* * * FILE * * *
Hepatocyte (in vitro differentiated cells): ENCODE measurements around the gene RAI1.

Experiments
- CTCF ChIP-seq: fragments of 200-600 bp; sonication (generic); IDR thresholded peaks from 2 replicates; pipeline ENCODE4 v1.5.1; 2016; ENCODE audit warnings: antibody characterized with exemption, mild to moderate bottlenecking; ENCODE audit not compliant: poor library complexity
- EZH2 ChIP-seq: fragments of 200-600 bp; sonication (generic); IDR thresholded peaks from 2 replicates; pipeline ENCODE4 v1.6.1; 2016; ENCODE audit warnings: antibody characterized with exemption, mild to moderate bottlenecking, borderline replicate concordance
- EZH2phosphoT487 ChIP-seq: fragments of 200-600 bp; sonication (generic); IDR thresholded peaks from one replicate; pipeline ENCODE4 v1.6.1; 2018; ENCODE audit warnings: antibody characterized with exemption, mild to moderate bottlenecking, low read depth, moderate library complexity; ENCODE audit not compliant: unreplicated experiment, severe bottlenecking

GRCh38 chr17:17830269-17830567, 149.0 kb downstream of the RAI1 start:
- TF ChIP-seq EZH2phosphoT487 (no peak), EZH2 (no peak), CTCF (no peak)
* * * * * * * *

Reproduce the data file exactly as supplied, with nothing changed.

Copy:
Hepatocyte (in vitro differentiated cells): ENCODE measurements around the gene RAI1.

Experiments
- CTCF ChIP-seq: fragments of 200-600 bp; sonication (generic); IDR thresholded peaks from 2 replicates; pipeline ENCODE4 v1.5.1; 2016; ENCODE audit warnings: antibody characterized with exemption, mild to moderate bottlenecking; ENCODE audit not compliant: poor library complexity
- EZH2 ChIP-seq: fragments of 200-600 bp; sonication (generic); IDR thresholded peaks from 2 replicates; pipeline ENCODE4 v1.6.1; 2016; ENCODE audit warnings: antibody characterized with exemption, mild to moderate bottlenecking, borderline replicate concordance
- EZH2phosphoT487 ChIP-seq: fragments of 200-600 bp; sonication (generic); IDR thresholded peaks from one replicate; pipeline ENCODE4 v1.6.1; 2018; ENCODE audit warnings: antibody characterized with exemption, mild to moderate bottlenecking, low read depth, moderate library complexity; ENCODE audit not compliant: unreplicated experiment, severe bottlenecking

GRCh38 chr17:17830269-17830567, 149.0 kb downstream of the RAI1 start:
- TF ChIP-seq EZH2phosphoT487 (no peak), EZH2 (no peak), CTCF (no peak)